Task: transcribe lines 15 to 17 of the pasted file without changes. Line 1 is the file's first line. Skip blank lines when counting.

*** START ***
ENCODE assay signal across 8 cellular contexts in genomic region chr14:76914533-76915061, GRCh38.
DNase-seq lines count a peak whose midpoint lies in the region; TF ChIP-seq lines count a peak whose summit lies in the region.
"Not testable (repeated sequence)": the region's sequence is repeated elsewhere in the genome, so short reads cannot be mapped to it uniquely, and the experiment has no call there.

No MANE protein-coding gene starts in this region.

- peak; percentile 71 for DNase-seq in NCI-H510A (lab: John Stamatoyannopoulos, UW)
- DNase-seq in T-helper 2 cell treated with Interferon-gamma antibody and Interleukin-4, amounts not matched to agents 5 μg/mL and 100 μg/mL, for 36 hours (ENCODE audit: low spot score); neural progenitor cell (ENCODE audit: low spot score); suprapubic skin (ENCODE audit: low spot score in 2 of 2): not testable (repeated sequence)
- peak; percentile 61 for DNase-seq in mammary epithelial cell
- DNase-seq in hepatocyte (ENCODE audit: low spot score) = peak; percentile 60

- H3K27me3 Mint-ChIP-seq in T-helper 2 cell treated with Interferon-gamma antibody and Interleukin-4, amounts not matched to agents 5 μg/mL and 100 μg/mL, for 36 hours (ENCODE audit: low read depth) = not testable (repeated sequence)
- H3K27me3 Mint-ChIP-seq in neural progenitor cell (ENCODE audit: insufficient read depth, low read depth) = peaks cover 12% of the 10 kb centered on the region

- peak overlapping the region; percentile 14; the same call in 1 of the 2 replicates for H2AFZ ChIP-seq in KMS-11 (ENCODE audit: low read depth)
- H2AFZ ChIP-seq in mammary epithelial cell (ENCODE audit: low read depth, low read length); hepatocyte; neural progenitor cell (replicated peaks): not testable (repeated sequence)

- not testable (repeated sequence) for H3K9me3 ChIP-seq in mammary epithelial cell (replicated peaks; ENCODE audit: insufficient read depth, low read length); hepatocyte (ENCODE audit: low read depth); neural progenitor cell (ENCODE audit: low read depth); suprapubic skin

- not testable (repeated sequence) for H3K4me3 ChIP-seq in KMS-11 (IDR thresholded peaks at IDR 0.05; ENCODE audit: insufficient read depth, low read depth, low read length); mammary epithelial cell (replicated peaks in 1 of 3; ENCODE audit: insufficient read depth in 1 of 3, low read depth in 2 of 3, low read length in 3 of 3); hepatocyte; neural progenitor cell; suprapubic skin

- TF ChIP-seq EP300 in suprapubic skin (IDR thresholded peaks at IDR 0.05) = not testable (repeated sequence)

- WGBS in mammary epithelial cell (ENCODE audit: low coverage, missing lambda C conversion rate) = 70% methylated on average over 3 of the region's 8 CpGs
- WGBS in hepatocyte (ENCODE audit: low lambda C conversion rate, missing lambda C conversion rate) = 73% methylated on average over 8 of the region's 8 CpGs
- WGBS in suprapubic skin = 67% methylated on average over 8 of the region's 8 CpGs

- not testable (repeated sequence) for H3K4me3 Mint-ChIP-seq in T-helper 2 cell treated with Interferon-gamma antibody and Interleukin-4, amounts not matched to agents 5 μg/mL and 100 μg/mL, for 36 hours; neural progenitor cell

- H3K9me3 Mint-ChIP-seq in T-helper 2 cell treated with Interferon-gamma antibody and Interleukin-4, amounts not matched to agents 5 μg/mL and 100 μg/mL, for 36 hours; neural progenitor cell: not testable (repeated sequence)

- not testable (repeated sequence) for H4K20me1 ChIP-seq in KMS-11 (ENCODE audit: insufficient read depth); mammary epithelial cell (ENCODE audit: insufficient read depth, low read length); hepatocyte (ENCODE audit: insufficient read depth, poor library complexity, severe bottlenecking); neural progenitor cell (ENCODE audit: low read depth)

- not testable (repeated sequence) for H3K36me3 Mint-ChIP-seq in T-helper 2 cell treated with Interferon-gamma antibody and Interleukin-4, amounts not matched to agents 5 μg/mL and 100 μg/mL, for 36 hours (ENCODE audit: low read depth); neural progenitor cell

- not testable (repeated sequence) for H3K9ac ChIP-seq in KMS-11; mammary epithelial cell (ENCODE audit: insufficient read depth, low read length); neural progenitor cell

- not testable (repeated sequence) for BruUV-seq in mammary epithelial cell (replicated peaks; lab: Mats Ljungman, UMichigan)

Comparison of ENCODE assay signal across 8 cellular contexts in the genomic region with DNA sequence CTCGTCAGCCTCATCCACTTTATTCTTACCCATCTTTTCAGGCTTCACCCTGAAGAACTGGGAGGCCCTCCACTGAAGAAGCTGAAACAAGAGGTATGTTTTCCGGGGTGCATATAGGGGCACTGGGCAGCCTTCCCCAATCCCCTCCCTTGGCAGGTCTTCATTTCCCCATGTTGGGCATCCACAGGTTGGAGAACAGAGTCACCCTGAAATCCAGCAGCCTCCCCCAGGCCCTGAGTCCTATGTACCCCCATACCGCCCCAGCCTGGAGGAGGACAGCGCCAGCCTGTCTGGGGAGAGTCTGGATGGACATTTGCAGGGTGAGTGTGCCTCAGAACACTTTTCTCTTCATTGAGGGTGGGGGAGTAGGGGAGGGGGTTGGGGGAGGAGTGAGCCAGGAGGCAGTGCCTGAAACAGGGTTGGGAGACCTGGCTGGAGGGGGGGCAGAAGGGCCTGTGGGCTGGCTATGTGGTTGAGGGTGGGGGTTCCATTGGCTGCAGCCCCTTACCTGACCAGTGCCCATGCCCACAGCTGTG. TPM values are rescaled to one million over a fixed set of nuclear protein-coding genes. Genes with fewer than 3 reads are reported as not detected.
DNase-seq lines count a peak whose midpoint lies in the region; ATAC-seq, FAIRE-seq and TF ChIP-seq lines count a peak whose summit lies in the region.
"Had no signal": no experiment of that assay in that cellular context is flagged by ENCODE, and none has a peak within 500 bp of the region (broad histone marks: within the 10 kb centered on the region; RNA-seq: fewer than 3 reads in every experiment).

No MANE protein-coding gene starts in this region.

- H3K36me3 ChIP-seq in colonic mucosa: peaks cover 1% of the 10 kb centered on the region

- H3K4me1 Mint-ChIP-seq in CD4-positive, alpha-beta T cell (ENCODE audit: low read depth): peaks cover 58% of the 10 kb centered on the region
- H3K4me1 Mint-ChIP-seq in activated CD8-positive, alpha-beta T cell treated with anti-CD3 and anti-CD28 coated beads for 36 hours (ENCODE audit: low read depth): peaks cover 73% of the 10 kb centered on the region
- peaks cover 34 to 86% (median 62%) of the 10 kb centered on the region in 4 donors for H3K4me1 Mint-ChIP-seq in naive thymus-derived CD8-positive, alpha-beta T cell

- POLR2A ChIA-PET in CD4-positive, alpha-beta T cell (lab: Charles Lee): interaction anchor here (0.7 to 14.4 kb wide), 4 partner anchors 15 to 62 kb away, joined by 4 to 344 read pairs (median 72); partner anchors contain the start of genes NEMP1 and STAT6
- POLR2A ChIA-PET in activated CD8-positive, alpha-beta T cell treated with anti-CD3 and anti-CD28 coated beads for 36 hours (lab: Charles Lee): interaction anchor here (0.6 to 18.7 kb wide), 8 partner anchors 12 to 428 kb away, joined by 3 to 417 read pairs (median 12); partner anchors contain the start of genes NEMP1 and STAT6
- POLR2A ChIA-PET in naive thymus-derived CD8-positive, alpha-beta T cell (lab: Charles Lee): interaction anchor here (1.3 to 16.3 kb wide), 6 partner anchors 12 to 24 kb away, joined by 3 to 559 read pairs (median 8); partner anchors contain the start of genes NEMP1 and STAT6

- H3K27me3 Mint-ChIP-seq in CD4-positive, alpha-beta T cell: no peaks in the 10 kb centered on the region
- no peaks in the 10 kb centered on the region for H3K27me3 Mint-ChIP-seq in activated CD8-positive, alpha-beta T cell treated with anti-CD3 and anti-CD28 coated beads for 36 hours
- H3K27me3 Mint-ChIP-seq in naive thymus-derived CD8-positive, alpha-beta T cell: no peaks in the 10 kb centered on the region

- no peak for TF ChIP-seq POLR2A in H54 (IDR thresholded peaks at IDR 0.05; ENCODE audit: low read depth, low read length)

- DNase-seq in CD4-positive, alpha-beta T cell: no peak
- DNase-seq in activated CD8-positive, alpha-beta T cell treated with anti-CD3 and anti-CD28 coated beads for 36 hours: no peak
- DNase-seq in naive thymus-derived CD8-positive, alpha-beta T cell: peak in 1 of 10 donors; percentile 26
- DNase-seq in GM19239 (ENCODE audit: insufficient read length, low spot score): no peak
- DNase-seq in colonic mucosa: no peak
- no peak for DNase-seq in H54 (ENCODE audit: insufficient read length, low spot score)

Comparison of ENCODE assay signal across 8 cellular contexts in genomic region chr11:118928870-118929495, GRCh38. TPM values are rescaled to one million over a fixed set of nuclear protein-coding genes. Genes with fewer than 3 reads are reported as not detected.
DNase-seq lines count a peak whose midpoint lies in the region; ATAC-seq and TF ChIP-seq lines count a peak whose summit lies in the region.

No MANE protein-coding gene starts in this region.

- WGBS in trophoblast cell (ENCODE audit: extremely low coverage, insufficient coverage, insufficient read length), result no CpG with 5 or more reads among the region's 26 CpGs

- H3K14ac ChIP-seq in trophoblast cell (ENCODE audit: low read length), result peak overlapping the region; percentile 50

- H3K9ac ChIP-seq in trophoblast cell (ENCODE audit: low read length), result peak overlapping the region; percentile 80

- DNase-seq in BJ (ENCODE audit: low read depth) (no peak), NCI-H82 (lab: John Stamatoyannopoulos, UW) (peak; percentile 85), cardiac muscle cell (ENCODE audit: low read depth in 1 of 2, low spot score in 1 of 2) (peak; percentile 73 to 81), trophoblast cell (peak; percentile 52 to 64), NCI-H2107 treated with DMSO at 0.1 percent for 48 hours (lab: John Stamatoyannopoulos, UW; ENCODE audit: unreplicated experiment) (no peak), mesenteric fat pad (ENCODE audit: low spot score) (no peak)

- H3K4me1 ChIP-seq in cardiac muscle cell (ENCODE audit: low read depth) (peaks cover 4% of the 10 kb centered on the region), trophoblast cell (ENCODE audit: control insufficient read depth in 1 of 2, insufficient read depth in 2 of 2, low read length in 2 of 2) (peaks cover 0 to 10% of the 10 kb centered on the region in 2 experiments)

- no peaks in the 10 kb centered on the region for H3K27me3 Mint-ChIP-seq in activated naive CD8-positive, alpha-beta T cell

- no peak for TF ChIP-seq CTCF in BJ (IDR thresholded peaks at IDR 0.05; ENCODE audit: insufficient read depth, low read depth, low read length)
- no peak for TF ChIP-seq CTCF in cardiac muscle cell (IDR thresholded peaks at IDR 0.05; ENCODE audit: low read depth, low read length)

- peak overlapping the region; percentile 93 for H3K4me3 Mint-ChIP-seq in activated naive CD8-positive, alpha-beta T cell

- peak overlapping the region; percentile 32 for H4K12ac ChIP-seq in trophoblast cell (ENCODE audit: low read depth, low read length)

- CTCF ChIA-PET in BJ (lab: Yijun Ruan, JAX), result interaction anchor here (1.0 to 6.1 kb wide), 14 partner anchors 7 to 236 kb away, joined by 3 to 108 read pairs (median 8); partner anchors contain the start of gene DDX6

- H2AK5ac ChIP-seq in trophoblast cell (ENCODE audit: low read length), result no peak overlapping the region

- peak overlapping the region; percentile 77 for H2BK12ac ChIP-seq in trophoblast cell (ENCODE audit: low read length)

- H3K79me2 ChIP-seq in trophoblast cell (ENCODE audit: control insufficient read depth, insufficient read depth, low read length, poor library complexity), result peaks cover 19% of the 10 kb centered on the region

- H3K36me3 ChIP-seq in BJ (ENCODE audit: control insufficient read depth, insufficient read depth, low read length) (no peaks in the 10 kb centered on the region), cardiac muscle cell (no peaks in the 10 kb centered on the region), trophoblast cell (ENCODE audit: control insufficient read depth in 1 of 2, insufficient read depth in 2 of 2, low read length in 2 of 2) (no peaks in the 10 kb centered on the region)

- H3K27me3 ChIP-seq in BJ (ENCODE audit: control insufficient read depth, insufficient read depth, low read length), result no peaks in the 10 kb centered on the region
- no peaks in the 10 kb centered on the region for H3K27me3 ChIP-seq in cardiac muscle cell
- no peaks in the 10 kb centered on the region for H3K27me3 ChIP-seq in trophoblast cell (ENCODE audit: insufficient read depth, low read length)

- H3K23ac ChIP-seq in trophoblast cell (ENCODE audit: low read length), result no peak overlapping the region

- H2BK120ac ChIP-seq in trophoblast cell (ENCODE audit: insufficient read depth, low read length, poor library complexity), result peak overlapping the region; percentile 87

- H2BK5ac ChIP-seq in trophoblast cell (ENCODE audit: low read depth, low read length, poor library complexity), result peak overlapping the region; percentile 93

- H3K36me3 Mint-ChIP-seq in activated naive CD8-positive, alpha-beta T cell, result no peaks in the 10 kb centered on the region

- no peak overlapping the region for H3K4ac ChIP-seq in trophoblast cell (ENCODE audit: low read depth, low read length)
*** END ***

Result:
- TF ChIP-seq EP300 in suprapubic skin (IDR thresholded peaks at IDR 0.05) = not testable (repeated sequence)

- WGBS in mammary epithelial cell (ENCODE audit: low coverage, missing lambda C conversion rate) = 70% methylated on average over 3 of the region's 8 CpGs
- WGBS in hepatocyte (ENCODE audit: low lambda C conversion rate, missing lambda C conversion rate) = 73% methylated on average over 8 of the region's 8 CpGs